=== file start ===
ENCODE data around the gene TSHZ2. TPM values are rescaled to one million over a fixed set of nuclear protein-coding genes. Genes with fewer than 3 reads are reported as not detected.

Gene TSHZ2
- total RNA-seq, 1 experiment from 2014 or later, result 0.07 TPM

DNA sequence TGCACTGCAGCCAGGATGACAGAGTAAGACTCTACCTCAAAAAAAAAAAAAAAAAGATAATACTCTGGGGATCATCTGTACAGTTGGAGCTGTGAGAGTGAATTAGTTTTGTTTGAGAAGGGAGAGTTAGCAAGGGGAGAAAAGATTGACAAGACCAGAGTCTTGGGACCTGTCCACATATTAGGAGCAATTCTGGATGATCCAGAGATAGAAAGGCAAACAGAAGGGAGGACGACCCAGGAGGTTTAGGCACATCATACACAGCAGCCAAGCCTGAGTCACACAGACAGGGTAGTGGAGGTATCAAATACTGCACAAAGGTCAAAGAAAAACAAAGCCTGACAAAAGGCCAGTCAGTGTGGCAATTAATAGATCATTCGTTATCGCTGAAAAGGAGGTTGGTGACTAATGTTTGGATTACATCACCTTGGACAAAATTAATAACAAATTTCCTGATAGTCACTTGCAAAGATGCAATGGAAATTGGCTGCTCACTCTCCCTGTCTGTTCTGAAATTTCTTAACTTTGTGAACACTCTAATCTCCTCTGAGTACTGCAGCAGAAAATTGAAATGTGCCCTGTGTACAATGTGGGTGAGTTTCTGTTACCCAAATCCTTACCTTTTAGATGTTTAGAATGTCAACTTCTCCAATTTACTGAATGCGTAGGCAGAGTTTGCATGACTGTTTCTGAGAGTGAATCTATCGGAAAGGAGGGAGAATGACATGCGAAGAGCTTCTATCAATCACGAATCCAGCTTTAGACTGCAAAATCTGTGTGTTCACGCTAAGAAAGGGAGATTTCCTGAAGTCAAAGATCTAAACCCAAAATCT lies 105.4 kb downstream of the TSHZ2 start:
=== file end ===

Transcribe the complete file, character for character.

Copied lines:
ENCODE data around the gene TSHZ2. TPM values are rescaled to one million over a fixed set of nuclear protein-coding genes. Genes with fewer than 3 reads are reported as not detected.

Gene TSHZ2
- total RNA-seq, 1 experiment from 2014 or later, result 0.07 TPM

DNA sequence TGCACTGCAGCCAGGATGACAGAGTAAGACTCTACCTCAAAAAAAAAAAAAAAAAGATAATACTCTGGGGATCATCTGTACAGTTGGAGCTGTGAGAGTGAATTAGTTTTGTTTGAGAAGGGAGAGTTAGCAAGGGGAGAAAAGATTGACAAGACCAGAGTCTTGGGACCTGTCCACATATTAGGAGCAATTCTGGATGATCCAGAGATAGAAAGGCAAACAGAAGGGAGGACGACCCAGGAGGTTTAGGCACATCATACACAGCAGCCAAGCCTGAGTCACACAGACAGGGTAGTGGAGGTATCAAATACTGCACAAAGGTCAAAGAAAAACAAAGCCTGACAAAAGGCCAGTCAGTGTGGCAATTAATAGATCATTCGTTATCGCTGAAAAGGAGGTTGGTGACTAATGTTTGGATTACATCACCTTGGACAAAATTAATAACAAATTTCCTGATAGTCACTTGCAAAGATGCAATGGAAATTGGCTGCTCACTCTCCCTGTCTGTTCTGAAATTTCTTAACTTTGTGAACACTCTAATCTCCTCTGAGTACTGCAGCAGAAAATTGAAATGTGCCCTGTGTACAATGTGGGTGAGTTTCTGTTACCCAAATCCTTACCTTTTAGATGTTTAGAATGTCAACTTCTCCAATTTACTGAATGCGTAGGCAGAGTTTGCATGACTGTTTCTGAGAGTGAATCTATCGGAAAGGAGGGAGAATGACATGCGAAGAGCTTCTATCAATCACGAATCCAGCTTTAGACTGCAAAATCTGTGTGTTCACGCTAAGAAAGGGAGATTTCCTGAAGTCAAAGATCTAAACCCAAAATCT lies 105.4 kb downstream of the TSHZ2 start: